Specifically, Seebo’s process-based AI system combines “powerful machine learning algorithms with embedded process expertise”, the company states, enabling “continuous, multivariate analysis of all the data, while fully understanding the unique complexities of each production process”.

Seebo, however, declines to give specific details about the changes in production processes that its technology has brought about at major food companies, for reasons of customer confidentiality.

It includes some testimonials on its website from companies, which offer perspectives on how the food industry is engaging with the tech sector and participating in the Fourth Industrial Revolution, but these are also short on specific detail.

This is perhaps not surprising given the commercial sensitivity of data analytics. Shawn Carver, CEO and co-founder of Canadian tech firm Fiddlehead Technology, believes this also helps explain why AI in manufacturing has been less discussed.

“Because production innovation can lead to significant competitive advantage, it is less likely that companies will discuss these types of initiatives publicly in great detail,” Carver tells just-food.

Both Nestlé and General Mills chose not to engage with this article. However, Mondelez was prepared to offer some further detail. Eugenio Alvarez, engineering associate director at the US-based snacks giant, endorses the application of AI to reduce waste in plants.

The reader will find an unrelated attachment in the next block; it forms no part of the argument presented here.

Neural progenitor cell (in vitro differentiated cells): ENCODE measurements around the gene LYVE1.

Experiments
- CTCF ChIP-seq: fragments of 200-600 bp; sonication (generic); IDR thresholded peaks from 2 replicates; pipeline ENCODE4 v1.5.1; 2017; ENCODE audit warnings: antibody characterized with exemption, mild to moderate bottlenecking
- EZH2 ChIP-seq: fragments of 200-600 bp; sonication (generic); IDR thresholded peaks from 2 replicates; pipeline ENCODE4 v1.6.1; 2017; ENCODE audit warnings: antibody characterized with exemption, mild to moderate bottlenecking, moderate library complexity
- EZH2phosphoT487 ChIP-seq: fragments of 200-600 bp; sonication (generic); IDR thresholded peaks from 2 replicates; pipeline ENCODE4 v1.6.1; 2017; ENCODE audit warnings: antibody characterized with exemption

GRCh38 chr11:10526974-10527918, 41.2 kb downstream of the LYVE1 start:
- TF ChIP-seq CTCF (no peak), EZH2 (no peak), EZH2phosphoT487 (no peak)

“In this case, with the Seebo Process Quality solution, we just achieved 3% overweight reduction,” Alvarez says, adding that equates to savings of $750,000 a year on the single pilot product line for Belvita at its plant in Chicago.

“We have also targeted other waste reduction specifically in broken cookies, size/shape variability, and quality improvement,” Alvarez adds. “We are in the process to collect those benefits as we continue to drive actions taking insights from the AI solution.”

Mondelez also says that AI is supporting predictive maintenance, which prevents machine breakdowns that can often result in waste.

Carver, meanwhile, sees the use of image recognition algorithms to analyse data from cameras, near-infrared spectroscopy, x-rays, and lasers in processing plants as one of the greatest opportunities to use AI technology in food processing. AI provides a means to sort raw material for optimal use and conduct non-destructive quality testing, Carver explains.

In March, Fiddlehead sold a minority stake to Canada-based potato-products major McCain Foods, underlining the close links that some of the larger food companies are establishing with the tech sector through acquisition and investment.

Data challenge

Large multinationals are in a better position than smaller food companies to overcome the most serious limitation faced when contemplating the use of AI technology to reduce food waste – namely its reliance on quality data, and lots of it.

However, Mike von Massow, associate professor in the University of Guelph’s Department of Food, Agricultural and Resource Economics, sees the lack of quality data regarding food waste as a challenge even for many of the large multinationals.